When I think of John Ruiz and the word dominated, I tend to go back and watch David Tua’s monster hook that sent the Quietman out of orbit back in the 1990s. Or I go back a few years ago when Roy Jones battered and bloodied Ruiz over twelve lopsided rounds. What I don’t think of is James Toney’s display of boxing over Ruiz this past July. Steroids or not, Toney would beat Ruiz any day of the week but after watching the fight, I cannot even begin to utter the syllables needed to pronounce anything remotely close to dominated. Perhaps I’m missing something. Please let me know, because as I see it, Toney wins a less-than-impressive fight over Ruiz, a man he said he was going to embarrass.
What makes this relevent to Ruiz going in to Saturday’s clash with the giant Nicolay Valuev is that too many people are giving Ruiz no chance in hell at beating a guy whose most impressive win came via rabbit punching Clifford Etienne and who last time out probably should have lost to Larry Donald but wound up winning a narrow decision.
Don’t get me wrong. I am no fan club member of either the Quietman or his foul-mouthed trainer Norman Stone. I don’t like their style - particularly the crying they do every time Ruiz loses a bout, not to mention the bellyaching they both have done since Ruiz’s bout with Toney was declared a no-contest, thus allowing Ruiz to keep his WBA title. I’m also no fan of a fighter who threatens retirement after things don’t go his way in the ring ... but putting that all aside, I still have to call a spade a spade when I see one. And Nicolay Valuev is thus far, nothing more than another over hyped fighter who wouldn’t be good enough for Tuesday Night Fights if he wasn’t 100 feet tall.
Ruiz himself is a tough drink to stir no matter how you serve him. But the fact remains that the guy has gone out and beat some pretty solid competition. Sure, there’s been a little controversy here and there - along with a few faked low blows - but the bottom line is that Ruiz doesn’t duck anyone for any reason and that is something that should give fight fans enough reason to respect him. Is he boring? Yes. Does he hug a lot? Yes. Has he gotten a lot of close calls? Definitely. But what makes him any different than a handful of fighters who have been exactly the same, if not worse. Not every champion is a great one and nobody is ever going to confuse Ruiz with Muhammad Ali or George Foreman. He is, however, a fighter who seeks out the best fights possible. In today’s heavyweight division that should be more than enough for a guy to get his proper accolades.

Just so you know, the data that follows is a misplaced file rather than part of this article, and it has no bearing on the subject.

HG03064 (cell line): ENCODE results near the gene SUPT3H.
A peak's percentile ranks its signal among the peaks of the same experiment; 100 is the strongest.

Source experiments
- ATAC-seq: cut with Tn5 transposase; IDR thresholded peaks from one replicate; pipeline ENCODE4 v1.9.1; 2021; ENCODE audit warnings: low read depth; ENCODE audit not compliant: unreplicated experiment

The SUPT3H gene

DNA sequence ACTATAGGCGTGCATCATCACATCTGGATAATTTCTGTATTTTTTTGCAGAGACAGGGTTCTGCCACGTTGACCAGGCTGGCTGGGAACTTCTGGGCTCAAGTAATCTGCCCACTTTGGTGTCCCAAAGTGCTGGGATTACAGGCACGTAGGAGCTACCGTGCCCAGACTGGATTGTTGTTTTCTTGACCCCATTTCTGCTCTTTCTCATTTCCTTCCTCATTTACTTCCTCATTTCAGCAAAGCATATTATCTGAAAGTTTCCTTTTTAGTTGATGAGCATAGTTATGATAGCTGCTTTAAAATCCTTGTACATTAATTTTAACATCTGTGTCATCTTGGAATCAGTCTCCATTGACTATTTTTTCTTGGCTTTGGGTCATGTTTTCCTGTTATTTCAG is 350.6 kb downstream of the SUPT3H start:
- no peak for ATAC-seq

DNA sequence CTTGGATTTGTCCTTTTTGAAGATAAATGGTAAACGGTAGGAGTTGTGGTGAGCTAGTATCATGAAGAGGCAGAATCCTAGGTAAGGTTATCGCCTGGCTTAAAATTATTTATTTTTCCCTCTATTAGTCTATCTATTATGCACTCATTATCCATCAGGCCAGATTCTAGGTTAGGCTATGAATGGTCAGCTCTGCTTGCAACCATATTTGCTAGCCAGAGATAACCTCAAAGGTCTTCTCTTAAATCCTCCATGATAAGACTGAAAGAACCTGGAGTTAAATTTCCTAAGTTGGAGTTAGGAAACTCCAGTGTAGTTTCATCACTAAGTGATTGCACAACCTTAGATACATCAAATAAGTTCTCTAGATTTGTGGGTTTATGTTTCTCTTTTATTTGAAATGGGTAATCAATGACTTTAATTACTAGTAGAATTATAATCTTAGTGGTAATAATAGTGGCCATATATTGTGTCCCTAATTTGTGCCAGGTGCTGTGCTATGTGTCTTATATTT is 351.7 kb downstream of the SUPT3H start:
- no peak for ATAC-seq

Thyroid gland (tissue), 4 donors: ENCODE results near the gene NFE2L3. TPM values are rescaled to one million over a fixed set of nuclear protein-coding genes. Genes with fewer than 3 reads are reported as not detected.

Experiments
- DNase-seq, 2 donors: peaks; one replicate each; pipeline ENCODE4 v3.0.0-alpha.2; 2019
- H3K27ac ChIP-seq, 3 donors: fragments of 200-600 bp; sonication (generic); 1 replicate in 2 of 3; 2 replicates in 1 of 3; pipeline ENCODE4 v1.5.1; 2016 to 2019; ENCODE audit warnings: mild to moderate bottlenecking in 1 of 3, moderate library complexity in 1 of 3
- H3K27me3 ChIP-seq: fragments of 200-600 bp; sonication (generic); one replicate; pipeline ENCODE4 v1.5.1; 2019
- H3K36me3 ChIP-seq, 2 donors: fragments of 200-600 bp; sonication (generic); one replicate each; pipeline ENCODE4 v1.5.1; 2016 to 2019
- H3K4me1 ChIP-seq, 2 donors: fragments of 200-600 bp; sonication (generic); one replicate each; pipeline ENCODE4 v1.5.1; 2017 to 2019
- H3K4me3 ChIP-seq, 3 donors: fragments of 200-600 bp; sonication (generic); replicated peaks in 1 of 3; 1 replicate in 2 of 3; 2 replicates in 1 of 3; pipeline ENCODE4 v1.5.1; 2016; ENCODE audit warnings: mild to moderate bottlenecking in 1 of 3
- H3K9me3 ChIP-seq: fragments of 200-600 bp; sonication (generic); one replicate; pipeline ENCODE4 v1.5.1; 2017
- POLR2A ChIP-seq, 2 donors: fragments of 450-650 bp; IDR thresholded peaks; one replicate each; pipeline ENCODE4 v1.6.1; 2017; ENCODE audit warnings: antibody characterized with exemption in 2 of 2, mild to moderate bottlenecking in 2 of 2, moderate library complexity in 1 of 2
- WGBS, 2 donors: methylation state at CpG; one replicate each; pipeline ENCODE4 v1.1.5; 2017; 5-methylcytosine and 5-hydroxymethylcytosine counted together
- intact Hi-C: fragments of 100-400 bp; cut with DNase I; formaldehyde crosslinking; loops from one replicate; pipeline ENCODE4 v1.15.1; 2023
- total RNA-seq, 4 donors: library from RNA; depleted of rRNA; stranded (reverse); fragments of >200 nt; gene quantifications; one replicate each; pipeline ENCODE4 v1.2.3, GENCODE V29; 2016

Things in boxing never go as they should, and that pretty much explains why everyone is picking Valuev to stomp Ruiz into the ground. It isn’t necessarily because Valuev is better than Ruiz, but more so that the fans know what Ruiz brings to the table and they want to see something new and exciting. Is Valuev the answer to that? Not likely.
The buyer should beware when giving Valuev the ability to beat Ruiz. The only way it happens - and remember where you heard it first, if you’d like - is if the cards read something they shouldn’t. Everything Valuev does Ruiz does better. Not only that, but Ruiz knows how to make a fighter fight his fight. Valuev has shown in the past that hr does not know how to use his size advantage, and also that he moves around the ring like he has weights tied to his ankles.
Ruiz is not a great fighter - a great fighter KO’s Valuev. But Ruiz is a veteran who will take the big man to school, thus continue to be a thorn in every heavyweight fan’s side into 2006.
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